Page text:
By Jena Ardell
By Jon Campbell
By Alan Scherstuhl
By Tessa Stuart
By Roy Edroso
By Jon Campbell
By Albert Samaha
By Zachary D. Roberts
David Corn is not at the top of Karl Rove's call list, but after each presidential debate, he's had a chance to be right in his lap. That's because Corn, Washington editor of the lefty Nation, immediately goes to work in the Spin Room. It's the scene of post-presidential-debate colloquies in which representatives for both campaigns enter into a free-fire zone.
"For a political reporter, it's paradise," Corn says. "Everybody who may not return your phone calls is in there with a big sign behind them. They have to take your questions, and you're under no obligation to accept their spin, and they have to be polite to you."
For Corn, the Spin Room means a rare opportunity to match wits with people who frequently give him the cold shoulder. But it's also become a cheap alternative for cable news shows looking to cover some airtime. A typical post-debate broadcast features a left-right panel and then a cut to Bush adviser Karen Hughes or Kerry adviser Bob Shrum. "The cable networks use the Spin Room because they have 24 hours to fill," says Mark Feldstein, director of the journalism program at George Washington University. "And it's much cheaper to do that than to send a crew over to Afghanistan and find out what our Special Forces are doing over there."
Cheaper coverage doesn't make for better quality quotes. What political operative in his right mind would come out after a debate and admit that his guy was smacked around and seemed completely uninformed on the issues? "There's almost no real information coming from the spinners," says Feldstein. "Their lies are so predictable you can write them in advance. Each side is going to claim victory and then try to work in the same talking points that each of the candidates worked in. It's pretty routinized."
The words of campaign handlers do provide insight into strategy. "It's important to distinguish between the two things going on at once," says Corn. "They all come out and say my guy won, my guy won. That's easy to ignore. Then you hear what themes they're talking about, and it gives you some insight into what their game plan is in the weeks ahead. By seeing what they're emphasizing, you can make a good guess at what's coming down the pipe."
If the Spin Room offers journalists a chance to peek behind the curtain, it offers the campaigns the chance to beat a message into a reporter's head. "They are trying to shape coverage immediately because they know that these are the big stories that people are going to read," says Corn. "I do think that once you start repeatedly hearing something, it affects the way you think about it. You start thinking, 'Could this end up being a big deal or are they just trying to make it a big deal?' If they can get some reporter to think it might be a big deal, that's good for them."
Paris's ghetto pass revoked
What's a girl got to do to get some legitimate coverage around here? Paris Hilton has been a walking headline for the gossip rags and tabloids. Her most recent attempt at stoking Bonnie Fuller's ad pages include being caught on tape slinging around the word nigger. As the story goes, Hilton was standing around talking to two black dudes about a clothing line they planned to start. After the guys left, Hilton called them both "dumb niggers." The story was advanced further last week when oil heir Brandon Davis, an ex-friend of Hilton's, told the National Enquirer that Hilton uses the term religiously.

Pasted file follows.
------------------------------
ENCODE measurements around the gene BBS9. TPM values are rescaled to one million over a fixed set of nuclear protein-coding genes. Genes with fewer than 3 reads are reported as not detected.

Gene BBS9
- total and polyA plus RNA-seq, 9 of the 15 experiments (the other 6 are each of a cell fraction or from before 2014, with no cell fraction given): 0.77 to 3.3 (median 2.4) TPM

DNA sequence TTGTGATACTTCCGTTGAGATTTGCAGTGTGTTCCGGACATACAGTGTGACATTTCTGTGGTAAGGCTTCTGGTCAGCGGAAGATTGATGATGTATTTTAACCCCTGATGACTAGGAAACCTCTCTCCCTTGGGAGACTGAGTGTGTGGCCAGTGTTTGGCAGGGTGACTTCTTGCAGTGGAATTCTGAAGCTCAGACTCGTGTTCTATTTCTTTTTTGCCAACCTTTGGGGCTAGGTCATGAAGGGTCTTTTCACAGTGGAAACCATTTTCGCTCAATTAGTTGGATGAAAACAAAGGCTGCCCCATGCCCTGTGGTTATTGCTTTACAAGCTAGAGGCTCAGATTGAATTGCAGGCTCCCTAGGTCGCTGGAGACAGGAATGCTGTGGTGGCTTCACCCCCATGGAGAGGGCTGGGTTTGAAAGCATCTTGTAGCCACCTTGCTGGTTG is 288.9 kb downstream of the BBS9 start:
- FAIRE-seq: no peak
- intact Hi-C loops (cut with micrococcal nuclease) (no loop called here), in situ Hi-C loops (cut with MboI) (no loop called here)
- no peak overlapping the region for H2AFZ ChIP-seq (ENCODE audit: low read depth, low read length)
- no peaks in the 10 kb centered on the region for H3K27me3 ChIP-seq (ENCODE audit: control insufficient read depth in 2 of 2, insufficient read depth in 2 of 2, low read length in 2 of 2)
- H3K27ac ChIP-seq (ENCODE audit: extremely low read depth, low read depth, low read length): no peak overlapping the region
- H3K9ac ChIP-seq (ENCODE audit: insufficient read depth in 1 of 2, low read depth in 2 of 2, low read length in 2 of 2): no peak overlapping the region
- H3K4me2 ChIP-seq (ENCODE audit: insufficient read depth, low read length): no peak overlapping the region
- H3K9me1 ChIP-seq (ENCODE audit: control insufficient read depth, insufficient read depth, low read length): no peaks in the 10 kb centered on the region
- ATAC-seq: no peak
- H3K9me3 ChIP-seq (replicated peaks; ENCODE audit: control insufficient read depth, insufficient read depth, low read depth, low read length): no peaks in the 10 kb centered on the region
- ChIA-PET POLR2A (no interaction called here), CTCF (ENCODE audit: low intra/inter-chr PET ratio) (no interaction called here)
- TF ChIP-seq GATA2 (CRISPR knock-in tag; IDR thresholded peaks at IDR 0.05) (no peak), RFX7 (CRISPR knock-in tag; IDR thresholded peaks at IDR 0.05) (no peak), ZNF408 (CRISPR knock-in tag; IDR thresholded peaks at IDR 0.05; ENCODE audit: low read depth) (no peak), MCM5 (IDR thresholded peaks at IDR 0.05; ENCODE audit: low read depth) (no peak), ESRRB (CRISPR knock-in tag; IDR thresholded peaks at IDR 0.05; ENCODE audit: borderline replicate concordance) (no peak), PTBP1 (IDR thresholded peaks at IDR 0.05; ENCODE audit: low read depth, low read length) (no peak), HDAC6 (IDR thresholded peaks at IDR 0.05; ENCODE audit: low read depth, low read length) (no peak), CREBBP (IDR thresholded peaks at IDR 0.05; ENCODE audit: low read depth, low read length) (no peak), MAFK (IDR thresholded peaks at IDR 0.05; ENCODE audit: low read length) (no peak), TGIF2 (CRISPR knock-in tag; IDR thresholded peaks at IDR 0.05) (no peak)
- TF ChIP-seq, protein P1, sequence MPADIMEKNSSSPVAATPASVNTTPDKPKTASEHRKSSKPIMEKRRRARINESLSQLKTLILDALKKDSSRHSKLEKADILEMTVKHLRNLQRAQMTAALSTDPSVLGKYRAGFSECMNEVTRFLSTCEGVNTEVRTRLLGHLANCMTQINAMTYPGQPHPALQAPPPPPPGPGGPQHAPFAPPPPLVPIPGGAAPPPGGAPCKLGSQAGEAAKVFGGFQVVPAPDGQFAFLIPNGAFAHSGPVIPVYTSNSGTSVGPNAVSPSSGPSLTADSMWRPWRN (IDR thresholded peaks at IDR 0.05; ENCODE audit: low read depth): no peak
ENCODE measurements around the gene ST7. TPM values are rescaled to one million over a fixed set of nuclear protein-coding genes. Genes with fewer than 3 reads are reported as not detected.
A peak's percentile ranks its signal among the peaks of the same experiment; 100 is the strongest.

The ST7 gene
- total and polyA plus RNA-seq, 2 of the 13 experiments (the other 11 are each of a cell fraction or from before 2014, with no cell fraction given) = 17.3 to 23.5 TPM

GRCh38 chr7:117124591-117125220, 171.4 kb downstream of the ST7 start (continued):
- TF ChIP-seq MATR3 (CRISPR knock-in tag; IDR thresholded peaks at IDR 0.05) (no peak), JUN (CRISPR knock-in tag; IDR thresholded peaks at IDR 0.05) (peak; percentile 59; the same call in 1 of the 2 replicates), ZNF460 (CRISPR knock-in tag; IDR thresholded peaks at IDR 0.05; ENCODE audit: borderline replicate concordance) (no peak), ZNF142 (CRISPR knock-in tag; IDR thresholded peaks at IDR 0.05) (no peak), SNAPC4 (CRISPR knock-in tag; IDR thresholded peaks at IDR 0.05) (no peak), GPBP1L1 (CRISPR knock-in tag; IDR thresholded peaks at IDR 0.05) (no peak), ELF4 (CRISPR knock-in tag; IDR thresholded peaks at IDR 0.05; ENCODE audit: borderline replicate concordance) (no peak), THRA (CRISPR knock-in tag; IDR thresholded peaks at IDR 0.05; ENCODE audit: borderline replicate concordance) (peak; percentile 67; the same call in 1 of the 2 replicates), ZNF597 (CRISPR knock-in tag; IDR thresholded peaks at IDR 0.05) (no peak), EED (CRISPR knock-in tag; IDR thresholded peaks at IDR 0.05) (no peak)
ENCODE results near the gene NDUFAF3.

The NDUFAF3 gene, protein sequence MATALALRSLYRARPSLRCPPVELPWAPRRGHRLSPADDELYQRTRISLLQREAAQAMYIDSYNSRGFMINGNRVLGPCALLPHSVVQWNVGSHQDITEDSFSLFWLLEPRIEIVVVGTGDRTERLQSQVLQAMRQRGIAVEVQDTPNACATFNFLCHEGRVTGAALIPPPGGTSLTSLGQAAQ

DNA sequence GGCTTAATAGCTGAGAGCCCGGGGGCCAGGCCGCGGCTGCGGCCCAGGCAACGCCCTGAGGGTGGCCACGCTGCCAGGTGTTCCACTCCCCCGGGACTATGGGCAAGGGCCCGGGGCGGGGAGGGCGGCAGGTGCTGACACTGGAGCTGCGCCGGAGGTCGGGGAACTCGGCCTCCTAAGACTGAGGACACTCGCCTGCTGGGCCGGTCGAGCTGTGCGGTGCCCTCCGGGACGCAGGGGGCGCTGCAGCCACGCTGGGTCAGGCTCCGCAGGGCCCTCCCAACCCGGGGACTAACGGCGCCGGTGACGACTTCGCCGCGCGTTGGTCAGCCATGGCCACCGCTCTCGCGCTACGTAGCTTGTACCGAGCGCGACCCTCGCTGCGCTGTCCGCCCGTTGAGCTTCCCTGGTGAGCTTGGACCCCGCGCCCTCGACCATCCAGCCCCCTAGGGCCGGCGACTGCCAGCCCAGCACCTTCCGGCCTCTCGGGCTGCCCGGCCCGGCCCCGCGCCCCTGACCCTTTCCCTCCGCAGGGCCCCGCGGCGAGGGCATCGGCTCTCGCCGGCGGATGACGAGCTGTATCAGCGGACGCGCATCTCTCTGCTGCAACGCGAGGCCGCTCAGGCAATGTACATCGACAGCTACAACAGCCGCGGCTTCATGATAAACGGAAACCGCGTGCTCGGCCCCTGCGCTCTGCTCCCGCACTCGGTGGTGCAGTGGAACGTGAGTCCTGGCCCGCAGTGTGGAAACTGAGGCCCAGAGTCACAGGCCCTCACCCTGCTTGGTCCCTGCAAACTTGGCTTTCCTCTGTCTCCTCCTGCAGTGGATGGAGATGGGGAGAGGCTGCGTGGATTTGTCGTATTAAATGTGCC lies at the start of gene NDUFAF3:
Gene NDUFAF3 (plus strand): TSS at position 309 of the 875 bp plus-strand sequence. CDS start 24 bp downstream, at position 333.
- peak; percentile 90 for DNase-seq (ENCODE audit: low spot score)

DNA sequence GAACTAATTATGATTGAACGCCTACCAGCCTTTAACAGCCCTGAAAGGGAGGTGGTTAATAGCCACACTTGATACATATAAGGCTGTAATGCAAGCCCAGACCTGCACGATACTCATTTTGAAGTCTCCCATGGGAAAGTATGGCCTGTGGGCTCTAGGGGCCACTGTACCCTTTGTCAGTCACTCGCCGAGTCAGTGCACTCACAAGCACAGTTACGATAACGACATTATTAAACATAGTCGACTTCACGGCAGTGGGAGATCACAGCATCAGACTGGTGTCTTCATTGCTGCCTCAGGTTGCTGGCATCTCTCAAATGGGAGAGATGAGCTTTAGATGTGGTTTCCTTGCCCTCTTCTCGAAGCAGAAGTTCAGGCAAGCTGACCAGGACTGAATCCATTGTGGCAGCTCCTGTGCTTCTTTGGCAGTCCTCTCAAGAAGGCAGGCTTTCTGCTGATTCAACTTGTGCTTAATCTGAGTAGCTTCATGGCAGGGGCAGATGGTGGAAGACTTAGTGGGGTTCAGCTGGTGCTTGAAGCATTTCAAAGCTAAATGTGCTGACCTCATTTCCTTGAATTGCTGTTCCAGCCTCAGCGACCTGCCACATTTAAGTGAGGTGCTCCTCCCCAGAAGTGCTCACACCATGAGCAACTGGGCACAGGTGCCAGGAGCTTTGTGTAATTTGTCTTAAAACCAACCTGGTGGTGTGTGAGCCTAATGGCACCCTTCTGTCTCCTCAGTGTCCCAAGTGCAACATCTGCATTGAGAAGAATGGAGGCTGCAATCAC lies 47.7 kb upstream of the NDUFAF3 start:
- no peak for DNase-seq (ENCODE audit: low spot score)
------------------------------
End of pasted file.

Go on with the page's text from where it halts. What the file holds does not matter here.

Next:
In this era of hip-pop, there is no juicier topic than white people who say nigger. Press Clips has officially started the clock to see how long it takes the Hilton story to migrate from Rush and Malloy to the thinky pages of the Times' Arts section. We expect some sort of deep meditative "whither the N-word" with attendant quotes from Lil Jon to pop off any moment now.
Speaking of the Times, we now have indisputable proof that the Gray Lady wears blue. Over the past few months, public editor Daniel Okrent has examined the Times for bias, both to the left and the right. Back in July, Okrent answered the charge that the paper leaned left as straightforwardly as anyone could imagine. In an article headlined "Is the Times a liberal newspaper?" Okrent answered, "Of course it is."
Then, after receiving an avalanche of mail that accused the Times of skewing its presidential campaign one way or the other, Okrent revisited the question from another angle. "Is the Times systematically biased toward either candidate?" asked Okrent on October 10. "No." Well, there you have it, a different answer to a slightly different question, but an answer nonetheless. But this Sunday, Okrent circled around to the topic yet again. He handed over his column to Todd Gitlin, who argued that the Times goes easy on Bush, and to Bob Kohn, who argued that the paper goes easy on Kerry. Press Clips agrees with Kohnanyone capable of this much hand-wringing has to be a liberal.